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Contribution to conference
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conference name
9th International International Pragmatics Conference, 2005
conference location
Riva del Garda, Italy
conference dates
2005-07-10 - 2005-07-15
language
English
LU publication?
yes
id
43cf4832-3b6a-4ad4-bbca-bd9052c29fe0
alternative location
http://ipra.uantwerpen.be/download.aspx?c=*CONFERENCE2006&n=1294&ct=1167&e=3891
date added to LUP
2018-01-11 10:43:21
date last changed
2021-03-22 20:26:49
@misc{43cf4832-3b6a-4ad4-bbca-bd9052c29fe0,
  abstract     = {The semantics of the particle le in Mandarin Chinese has been hotly debated in both Chinese and non-Chinese linguistic literature in particular during the past 25 years. Le is a post verbal particle, which also occurs in sentence final position. This syntactic flexibility and the fact that the presence of le seems to render distinct default readings depending on its syntactic position has given rise to the conventional treatment of le as a homophonic and homographic representation of two distinct morphemes with different semantic characteristics. The so called post verbal particle le is generally treated as a perfective marker (Li and Thompson (1981), Smith (1997)) while the so called sentence final particle le by most authors is defined as either a perfect marker (Li et al. (1982)), an inchoative/change-of-state marker (Chao (1968), Chan (1980) and Melchert (1980)) or a mood marker (Fang et al. (1992)). I aim to show that this distinction is unnecessary, that a unified treatment of le is possible, and that the view that le has semantic content should be discarded in favour of a view of le as a<br/>pragmatic particle. This proposal is primarily based upon empirical evidence of the interpretation of le in post verbal and sentence-final position in modern Chinese. Basing my arguments on the analysis of telephone conversations between native speakers of Mandarin Chinese (CallHome Mandarin Chinese speech corpus, Linguistic Data Consortium) I will show that post verbal le and sentence-final le contribute to similar readings, temporal as well as modal and that its interpretation is highly context dependent. The temporal interpretations of le are formally described within a Reichenbachian (1947) combined tense/aspect system, which defines the aspects time-relationally and not metaphorically (see also Klein (1994)). This paper presents a definition of le as<br/>a procedural marker (the relevance-theoretic notion of procedures – words that result in non-translational activation – is discussed in for example Carston (2002)) which activates the concept [boundary] but which contains no encoded semantic content.},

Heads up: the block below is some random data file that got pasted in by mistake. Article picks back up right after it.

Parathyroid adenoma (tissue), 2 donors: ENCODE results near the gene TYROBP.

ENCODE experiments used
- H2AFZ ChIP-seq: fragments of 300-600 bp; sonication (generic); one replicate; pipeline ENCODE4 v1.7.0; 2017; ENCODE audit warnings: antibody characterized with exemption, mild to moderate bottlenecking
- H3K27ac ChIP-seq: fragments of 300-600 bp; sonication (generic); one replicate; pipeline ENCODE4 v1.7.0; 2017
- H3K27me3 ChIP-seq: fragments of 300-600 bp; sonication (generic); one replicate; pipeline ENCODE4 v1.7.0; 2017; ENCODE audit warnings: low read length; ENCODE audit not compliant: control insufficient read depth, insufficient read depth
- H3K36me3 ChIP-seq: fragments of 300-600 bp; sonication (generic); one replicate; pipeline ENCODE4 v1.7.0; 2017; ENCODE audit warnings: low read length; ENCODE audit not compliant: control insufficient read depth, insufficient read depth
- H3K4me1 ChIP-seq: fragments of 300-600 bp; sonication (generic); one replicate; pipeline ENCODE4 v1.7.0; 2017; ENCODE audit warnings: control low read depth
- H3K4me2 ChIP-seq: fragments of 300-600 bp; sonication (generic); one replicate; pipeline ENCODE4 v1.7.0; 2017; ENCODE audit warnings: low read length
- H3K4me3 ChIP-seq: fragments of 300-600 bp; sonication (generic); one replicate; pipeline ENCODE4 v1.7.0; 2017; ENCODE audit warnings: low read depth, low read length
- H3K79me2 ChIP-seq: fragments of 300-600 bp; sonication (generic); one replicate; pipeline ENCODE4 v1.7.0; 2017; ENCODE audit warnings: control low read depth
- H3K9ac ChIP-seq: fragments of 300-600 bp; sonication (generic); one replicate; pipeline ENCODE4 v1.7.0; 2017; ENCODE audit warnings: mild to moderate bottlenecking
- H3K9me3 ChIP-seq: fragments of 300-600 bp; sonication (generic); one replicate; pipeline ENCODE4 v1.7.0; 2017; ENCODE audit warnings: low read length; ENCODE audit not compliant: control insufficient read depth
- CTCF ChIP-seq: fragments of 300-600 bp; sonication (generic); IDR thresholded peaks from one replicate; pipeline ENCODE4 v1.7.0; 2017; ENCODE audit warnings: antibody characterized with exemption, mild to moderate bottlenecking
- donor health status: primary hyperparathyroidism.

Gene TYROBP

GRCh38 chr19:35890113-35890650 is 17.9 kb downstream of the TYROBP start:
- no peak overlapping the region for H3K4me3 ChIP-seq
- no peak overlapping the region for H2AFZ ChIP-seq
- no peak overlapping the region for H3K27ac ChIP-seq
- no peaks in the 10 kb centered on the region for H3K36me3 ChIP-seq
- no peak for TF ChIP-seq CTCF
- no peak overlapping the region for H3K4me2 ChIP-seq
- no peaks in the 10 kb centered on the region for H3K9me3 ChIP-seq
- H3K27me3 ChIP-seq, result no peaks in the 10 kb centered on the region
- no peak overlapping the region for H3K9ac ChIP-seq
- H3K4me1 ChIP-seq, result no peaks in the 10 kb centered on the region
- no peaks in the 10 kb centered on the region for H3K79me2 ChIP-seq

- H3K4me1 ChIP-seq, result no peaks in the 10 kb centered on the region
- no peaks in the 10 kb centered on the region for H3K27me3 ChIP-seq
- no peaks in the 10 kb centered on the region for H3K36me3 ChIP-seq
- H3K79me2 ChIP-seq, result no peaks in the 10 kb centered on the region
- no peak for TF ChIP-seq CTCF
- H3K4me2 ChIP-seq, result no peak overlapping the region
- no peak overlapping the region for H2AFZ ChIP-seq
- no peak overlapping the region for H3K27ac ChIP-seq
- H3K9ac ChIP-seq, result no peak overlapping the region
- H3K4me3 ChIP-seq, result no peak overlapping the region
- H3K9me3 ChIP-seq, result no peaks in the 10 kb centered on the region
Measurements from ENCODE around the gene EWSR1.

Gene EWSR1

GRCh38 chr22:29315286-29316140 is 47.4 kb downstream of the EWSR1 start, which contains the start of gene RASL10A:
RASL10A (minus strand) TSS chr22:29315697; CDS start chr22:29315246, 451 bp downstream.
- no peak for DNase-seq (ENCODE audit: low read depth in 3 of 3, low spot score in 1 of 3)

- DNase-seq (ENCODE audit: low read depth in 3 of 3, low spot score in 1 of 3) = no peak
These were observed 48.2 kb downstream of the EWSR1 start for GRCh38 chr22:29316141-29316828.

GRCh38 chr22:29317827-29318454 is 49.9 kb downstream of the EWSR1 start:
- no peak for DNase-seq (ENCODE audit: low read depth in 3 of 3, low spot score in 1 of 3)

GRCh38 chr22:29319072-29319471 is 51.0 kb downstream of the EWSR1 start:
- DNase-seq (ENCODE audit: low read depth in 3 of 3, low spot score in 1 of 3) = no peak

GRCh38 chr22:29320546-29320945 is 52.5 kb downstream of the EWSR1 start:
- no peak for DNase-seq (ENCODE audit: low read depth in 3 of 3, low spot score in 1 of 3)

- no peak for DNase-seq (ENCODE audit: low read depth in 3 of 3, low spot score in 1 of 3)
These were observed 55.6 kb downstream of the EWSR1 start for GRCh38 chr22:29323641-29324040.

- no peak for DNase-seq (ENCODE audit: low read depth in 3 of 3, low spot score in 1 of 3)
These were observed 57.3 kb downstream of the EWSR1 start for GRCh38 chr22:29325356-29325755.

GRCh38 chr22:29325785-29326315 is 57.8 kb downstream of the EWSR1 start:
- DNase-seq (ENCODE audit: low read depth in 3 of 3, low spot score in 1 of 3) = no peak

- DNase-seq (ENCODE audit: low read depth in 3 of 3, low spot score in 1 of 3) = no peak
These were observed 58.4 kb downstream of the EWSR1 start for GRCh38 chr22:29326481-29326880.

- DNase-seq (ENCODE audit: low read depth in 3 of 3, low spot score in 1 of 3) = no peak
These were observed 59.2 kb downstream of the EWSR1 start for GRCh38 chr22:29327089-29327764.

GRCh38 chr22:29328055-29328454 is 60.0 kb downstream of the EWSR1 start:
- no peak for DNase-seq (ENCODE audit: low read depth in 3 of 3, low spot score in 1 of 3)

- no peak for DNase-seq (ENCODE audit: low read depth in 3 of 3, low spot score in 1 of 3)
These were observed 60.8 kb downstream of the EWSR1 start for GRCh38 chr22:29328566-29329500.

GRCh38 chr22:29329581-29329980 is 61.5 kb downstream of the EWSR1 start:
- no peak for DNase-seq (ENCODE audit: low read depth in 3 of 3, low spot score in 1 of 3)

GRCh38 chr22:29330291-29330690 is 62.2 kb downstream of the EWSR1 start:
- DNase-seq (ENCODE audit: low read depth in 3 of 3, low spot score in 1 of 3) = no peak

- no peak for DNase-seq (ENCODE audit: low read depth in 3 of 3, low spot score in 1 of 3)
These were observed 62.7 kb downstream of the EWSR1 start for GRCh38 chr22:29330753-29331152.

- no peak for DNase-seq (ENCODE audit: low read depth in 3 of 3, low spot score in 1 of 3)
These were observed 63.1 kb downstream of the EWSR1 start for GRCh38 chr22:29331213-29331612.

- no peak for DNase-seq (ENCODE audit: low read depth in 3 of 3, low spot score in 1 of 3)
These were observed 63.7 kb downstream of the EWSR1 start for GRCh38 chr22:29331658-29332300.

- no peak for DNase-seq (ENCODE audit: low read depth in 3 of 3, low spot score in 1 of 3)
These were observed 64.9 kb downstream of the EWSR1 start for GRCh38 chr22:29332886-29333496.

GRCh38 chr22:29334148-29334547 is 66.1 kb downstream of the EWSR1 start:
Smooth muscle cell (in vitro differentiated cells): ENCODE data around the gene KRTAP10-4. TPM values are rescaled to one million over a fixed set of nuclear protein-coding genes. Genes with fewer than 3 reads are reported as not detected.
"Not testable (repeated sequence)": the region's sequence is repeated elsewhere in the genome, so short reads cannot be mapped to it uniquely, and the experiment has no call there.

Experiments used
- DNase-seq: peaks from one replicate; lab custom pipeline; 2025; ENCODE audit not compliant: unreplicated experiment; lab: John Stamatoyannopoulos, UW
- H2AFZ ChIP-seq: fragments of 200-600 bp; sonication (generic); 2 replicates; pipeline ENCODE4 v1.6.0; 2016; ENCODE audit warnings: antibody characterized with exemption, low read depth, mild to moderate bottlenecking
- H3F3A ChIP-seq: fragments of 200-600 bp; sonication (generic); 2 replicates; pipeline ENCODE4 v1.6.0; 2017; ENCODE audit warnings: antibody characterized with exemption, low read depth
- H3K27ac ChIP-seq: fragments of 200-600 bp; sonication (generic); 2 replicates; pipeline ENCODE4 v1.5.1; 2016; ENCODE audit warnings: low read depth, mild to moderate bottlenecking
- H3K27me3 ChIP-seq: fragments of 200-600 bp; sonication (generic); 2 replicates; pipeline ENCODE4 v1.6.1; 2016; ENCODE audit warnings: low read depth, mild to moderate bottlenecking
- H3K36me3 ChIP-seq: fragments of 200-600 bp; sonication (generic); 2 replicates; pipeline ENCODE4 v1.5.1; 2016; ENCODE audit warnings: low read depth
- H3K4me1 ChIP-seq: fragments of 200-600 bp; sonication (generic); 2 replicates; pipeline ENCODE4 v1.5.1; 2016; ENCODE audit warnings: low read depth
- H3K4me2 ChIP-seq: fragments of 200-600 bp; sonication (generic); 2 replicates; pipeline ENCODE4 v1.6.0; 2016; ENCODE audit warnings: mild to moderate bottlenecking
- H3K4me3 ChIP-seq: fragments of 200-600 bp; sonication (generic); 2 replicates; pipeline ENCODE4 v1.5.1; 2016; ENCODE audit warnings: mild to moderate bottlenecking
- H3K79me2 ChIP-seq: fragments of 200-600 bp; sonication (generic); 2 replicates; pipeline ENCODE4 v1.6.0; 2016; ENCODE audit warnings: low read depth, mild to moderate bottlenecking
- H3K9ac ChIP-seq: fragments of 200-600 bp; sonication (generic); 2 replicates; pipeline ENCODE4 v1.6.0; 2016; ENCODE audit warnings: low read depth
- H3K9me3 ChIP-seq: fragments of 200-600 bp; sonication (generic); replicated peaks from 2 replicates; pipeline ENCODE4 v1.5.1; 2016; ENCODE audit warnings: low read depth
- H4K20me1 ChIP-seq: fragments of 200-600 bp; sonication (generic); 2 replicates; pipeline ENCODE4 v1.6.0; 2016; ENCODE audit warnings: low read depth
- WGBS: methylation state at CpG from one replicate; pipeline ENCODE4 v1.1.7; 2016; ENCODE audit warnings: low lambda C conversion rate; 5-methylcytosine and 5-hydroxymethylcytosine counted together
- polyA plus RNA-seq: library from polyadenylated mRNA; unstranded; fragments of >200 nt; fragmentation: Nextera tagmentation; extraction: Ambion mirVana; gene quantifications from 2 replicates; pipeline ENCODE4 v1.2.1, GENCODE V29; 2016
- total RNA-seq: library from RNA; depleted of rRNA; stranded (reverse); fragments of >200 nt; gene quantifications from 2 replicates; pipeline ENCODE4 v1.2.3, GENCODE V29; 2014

author       = {Ljungqvist, Marita},
  language     = {eng},
  title        = {Le: A procedural marker in Mandarin Chinese},
  url          = {http://ipra.uantwerpen.be/download.aspx?c=*CONFERENCE2006&n=1294&ct=1167&e=3891},
  year         = {2005},
}